Picture of Open Access badges

Discover Open Access research at Strathprints

It's International Open Access Week, 24-30 October 2016. This year's theme is "Open in Action" and is all about taking meaningful steps towards opening up research and scholarship. The Strathprints institutional repository is a digital archive of University of Strathclyde research outputs. Explore recent world leading Open Access research content by University of Strathclyde researchers and see how Strathclyde researchers are committing to putting "Open in Action".


Image: h_pampel, CC-BY

A potential solution to GMAW gas flow optimisation

Campbell, Stuart and Galloway, Alexander and Ramsey, Gemma and McPherson, Norman (2012) A potential solution to GMAW gas flow optimisation. In: 9th International Conference on Trends in Welding Research, 2012-06-04 - 2012-06-08.

Galloway_AM_Pure_A_potential_solution_to_GMAW_gas_flow_optimisation_Jun_2012.pdf - Preprint

Download (614kB) | Preview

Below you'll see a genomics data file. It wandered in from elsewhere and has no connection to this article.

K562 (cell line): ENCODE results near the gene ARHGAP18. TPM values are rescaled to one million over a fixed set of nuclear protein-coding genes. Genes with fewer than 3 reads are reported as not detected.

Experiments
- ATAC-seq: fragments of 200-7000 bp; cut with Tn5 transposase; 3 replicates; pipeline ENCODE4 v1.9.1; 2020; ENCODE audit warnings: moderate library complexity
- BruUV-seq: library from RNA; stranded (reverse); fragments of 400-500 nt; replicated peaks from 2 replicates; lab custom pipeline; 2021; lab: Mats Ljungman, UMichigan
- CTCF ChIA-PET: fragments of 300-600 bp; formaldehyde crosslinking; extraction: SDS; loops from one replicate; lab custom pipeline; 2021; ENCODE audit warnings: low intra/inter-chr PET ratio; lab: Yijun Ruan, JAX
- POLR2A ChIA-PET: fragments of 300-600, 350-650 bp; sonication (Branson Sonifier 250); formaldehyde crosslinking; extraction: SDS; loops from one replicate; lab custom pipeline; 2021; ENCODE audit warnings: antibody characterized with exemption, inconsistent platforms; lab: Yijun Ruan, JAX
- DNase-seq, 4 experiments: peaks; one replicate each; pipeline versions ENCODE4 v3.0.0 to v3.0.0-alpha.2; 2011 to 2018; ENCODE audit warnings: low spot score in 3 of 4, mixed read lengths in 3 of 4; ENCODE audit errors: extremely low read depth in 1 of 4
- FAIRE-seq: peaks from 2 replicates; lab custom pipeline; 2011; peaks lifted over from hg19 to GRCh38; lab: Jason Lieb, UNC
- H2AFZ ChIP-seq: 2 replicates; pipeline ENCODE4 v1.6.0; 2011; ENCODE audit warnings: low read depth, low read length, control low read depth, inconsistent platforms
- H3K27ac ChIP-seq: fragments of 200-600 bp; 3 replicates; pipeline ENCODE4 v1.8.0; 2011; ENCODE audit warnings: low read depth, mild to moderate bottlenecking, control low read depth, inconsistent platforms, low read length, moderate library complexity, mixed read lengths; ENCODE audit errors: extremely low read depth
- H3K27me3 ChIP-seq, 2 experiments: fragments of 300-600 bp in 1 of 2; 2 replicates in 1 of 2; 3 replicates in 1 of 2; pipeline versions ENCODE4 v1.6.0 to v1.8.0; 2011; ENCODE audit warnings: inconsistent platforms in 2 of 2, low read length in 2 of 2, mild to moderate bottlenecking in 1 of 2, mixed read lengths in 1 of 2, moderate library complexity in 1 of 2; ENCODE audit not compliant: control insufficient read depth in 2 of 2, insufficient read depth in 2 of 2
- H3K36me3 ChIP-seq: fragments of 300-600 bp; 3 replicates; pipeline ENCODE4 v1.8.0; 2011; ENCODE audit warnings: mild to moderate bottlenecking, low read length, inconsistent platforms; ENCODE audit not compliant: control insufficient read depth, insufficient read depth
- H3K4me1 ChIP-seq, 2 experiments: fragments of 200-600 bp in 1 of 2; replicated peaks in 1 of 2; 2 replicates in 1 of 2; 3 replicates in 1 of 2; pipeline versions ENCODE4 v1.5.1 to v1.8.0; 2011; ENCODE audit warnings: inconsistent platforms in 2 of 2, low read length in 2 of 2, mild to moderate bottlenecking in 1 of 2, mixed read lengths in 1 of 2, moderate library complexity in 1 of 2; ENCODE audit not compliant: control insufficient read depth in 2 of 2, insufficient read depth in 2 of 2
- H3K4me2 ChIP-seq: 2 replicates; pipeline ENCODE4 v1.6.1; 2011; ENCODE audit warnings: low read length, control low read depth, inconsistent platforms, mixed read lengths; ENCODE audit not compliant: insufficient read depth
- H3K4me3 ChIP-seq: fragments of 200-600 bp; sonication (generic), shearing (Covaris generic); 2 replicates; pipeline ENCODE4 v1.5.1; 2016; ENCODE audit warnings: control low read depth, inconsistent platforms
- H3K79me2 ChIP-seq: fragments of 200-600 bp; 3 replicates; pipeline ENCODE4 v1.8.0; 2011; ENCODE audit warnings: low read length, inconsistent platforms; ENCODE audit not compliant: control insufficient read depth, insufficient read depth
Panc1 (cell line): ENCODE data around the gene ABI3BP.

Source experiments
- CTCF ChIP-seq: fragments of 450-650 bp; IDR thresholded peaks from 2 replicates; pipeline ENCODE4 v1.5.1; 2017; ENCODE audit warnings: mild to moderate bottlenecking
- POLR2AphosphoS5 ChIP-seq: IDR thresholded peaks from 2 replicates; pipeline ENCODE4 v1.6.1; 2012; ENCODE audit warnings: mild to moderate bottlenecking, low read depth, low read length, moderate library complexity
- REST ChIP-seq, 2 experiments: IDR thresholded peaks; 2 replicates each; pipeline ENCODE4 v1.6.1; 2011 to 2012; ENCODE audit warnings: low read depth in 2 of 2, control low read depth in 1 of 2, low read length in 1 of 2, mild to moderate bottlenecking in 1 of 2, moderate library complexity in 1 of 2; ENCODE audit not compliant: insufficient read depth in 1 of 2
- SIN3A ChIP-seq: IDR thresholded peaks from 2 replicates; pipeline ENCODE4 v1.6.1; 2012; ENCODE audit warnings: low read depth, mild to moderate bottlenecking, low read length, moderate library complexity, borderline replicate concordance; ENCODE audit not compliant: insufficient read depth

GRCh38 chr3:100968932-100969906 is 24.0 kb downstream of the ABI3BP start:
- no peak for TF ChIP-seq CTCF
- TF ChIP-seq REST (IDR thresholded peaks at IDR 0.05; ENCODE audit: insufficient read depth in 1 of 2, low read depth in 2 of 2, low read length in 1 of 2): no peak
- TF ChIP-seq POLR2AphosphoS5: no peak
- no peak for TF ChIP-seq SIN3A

A number of self-regulating shielding gas valves have been developed to synchronise the shielding gas flow rate to the welding current being used in the gas metal arc welding process (GMAW). These valves make claims to reduce the shielding gas consumption by up to 60%. One such system, the Regula® EWR Pro, has undergone detailed evaluation in an effort to fully understand the benefits that could be obtained. This electromagnetically controlled system necessitates around an extremely fast response valve, which opens and closes continually throughout the welding process. This creates a pulsing of the shielding gas, further reducing consumption whilst maintaining optimal shielding gas flow. The unit has been identified to reduce the initial gas surge at weld initiation and results in a virtually instant decay of gas flow at weld termination. These particular characteristics have been found to be ideally suited to saving shielding gas when carrying out intermittent or stitch welding. It was established that the use of this valve generated deeper penetration in fillet welds, which in turn has highlighted the potential to increase the welding speed, therefore further reducing gas consumption. In addition, a computational model has been developed to simulate the effects of cross drafts. The combination of reducing the gas surge and slow decay with faster welding has been shown to meet the drive for cost savings and improving the carbon footprint.